Brokenshire says window for deal closing rapidly

British and Irish governments trying to establish merits of resuming talks

Northern Secretary James Brokenshire: “We can’t see this political impasse continuing much longer.” Photograph: PA Wire

Northern Secretary James Brokenshire: “We can’t see this political impasse continuing much longer.” Photograph: PA Wire

 

The current political impasse in Northern Ireland cannot continue much longer, Northern Secretary James Brokenshire has warned after meeting the North’s five main parties at Stormont on Monday.

Mr Brokenshire held discussions with the parties at Stormont House, while on Tuesday the Minister for Foreign Affairs Simon Coveney is also meeting them at Stormont to determine if there is any point in moving to full formal talks to restore the Northern Executive and Assembly.

The British and Irish governments are trying to establish whether the current deadlock means there is no room for compromise, and that some form of direct rule from Westminster will become inevitable.

Mr Brokenshire would not say at what stage he might seek to bring in direct rule, but indicated that in October pressures will increase to introduce a budget from London.

“We can’t see this political impasse continuing much longer,” he said. “The window of opportunity to restore devolution and to form an Executive is closing rapidly as we move further into the autumn. And with pressures in public services already evident, particularly in the health service, the need for intervention is becoming increasingly clear.

“I cannot ignore the growing concern in the wider community here about the impact that the current political impasse is having on the local economy and on the delivery of key public services.”

Stormont has not been fully functioning since the late Martin McGuinness stood down as deputy first minister in January. A number of efforts in the past eight months have failed to revive the Executive and Assembly.

Biggest obstacle

Disagreement on issues such as same-sex marriage and dealing with the past have been hampering progress, with the biggest obstacle to a deal DUP opposition to the Sinn Féin demand for a standalone Irish language act.

A series of meetings will continue this week, including between the DUP and Sinn Féin to see if multi-party talks should proceed. There was little sign of a willingness to compromise on key issues on Monday.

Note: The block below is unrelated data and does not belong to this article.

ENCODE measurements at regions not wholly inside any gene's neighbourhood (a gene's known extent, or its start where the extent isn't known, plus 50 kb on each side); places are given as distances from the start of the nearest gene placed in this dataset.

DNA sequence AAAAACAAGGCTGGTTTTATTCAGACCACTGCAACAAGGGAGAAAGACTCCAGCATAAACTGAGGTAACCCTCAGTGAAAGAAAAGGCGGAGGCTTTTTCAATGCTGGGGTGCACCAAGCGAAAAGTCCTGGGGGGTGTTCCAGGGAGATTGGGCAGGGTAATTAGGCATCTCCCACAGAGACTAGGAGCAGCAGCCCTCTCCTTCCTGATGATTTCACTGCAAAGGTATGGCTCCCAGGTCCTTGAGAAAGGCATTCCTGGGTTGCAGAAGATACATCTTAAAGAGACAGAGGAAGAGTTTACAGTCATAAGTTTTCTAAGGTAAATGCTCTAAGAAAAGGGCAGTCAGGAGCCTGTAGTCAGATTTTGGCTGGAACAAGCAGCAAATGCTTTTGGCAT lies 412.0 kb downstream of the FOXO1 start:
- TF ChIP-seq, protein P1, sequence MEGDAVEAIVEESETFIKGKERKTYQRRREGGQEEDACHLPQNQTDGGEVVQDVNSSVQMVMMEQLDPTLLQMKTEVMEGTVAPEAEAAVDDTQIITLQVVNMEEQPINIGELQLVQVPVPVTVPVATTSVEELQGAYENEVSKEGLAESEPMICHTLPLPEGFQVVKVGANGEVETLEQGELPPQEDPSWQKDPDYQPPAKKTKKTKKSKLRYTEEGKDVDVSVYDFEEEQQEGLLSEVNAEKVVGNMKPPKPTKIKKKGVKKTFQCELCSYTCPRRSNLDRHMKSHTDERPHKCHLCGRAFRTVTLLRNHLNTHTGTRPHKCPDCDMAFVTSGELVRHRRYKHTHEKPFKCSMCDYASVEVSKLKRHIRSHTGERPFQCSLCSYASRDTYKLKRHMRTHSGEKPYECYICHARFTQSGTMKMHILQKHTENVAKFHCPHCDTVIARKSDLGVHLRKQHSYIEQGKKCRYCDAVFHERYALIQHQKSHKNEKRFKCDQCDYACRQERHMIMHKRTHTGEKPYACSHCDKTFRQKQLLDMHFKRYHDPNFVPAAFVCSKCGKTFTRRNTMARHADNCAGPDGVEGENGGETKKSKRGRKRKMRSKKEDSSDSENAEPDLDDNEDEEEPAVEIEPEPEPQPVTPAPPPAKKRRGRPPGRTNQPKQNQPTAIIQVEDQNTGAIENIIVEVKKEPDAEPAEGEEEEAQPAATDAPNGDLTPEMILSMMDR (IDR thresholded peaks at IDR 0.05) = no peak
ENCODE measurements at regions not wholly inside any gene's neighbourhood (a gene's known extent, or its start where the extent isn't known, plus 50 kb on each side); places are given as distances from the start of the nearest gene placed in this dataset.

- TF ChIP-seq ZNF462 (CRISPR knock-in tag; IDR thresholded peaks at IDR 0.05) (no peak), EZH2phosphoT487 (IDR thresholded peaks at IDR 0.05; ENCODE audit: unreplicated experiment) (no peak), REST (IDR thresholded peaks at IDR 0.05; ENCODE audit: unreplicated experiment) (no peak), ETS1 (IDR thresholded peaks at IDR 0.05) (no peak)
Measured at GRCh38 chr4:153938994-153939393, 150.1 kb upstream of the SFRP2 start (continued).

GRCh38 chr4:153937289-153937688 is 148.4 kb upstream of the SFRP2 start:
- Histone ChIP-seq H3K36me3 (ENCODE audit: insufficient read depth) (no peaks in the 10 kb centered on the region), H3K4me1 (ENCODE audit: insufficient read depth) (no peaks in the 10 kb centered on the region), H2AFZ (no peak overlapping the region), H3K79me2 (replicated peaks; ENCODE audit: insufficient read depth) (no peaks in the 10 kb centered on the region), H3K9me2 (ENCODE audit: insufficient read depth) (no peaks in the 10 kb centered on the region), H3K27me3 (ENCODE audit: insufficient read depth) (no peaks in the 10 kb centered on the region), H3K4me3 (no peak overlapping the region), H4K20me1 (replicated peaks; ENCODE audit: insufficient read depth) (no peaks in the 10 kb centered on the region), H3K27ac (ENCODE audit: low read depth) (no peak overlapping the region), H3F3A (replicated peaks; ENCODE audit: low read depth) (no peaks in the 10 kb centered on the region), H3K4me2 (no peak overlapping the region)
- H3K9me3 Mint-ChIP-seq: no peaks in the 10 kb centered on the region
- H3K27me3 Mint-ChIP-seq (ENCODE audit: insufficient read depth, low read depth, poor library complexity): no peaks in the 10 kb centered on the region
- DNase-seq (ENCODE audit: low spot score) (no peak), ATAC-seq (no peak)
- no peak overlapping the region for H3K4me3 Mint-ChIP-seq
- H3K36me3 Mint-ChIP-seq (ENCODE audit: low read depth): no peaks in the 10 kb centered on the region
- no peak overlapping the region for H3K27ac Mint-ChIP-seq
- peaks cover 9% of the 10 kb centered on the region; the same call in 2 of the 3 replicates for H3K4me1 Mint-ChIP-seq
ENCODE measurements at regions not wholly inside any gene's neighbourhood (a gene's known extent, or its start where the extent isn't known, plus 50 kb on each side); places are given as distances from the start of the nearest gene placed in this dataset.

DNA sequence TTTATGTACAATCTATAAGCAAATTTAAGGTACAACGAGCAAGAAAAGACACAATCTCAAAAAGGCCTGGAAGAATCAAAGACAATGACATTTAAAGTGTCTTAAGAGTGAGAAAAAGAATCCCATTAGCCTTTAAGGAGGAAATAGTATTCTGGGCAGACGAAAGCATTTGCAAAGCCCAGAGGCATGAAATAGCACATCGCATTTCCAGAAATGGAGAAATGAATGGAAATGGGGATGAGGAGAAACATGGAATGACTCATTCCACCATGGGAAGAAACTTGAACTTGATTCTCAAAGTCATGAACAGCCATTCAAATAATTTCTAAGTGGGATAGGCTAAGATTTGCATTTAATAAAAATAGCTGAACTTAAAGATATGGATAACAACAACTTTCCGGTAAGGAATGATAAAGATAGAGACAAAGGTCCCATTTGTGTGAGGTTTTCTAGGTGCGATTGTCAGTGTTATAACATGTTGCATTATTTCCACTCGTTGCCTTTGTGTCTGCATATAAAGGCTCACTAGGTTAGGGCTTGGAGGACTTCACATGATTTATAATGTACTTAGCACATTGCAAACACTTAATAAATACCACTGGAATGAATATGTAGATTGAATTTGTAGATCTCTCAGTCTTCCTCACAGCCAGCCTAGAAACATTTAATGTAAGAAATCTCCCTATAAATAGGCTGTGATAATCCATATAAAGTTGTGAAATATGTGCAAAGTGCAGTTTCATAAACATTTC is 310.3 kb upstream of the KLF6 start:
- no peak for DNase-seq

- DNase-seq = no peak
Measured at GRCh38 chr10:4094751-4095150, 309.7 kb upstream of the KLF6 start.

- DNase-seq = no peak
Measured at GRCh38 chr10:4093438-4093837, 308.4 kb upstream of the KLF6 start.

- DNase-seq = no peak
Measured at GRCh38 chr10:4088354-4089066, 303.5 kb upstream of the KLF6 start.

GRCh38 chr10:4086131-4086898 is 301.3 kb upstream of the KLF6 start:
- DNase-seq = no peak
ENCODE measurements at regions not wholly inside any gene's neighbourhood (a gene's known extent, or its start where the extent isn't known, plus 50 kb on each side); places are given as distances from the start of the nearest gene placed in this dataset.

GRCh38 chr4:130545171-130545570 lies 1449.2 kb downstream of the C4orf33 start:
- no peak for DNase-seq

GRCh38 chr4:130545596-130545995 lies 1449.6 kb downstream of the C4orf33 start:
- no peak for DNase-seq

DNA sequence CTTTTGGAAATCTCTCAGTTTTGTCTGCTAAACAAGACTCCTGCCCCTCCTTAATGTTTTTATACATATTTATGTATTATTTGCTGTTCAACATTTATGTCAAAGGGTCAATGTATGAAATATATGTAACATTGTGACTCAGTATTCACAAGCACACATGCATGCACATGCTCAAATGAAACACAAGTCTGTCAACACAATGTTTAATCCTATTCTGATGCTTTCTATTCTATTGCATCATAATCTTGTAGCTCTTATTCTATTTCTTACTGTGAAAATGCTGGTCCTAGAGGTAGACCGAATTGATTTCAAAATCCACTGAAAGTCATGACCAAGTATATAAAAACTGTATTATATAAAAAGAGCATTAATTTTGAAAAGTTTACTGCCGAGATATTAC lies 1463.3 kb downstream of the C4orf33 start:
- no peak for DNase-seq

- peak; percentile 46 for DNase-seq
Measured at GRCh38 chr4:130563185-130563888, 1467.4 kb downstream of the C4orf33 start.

Sinn Féin’s Northern Ireland leader Michelle O’Neill repeated her rejection of DUP leader Arlene Foster’s call last week for the Northern Executive to be restored based on a commitment that the language issue would be addressed within a specific period of time, and that if it were not resolved Stormont again would collapse.

Ms Foster after meeting Mr Brokenshire said her offer still stood. She said she was disappointed with the “breakneck speed” with which Sinn Féin dismissed her proposal. “I hope they will reflect on that, and see that it was a real and meaningful proposal to move the matter ahead.”

Both she and Ms O’Neill separately agreed that talks if they are to happen should not be prolonged. Ms O’Neill said they should be “short, sharp and focused”, and that all issues should be concluded over September and October.

“We do not believe that there is a need to prolong these sets of talks,” said Ms Foster. “We are not the barrier here to devolution in Northern Ireland. Sinn Féin are the barrier, and continue to be the barrier to dealing with the matters real people have to deal with on a day by day basis.”

Cards on the table

SDLP MLA Nichola Mallon said the “time has come for parties to lay their cards on the table, to be upfront about what the critical issues are in terms of the restoration of an Executive”.

She said restoring the Executive before there was an overall agreement on key issues as Ms Foster proposed “would be like building a castle on sand”.

Ulster Unionist Party MLA Steve Aiken said politics was being “held to ransom” by Sinn Féin.

“We heard last week from Arlene Foster who was willing to move the conversation on. I think it was telling that both Simon Coveney, the Taoiseach and also other political leaders from other areas were saying very clearly this is a substantial change and we need to move on.”

Alliance deputy leader Stephen Farry called for an independent mediator to be appointed to help find a way through the impasse.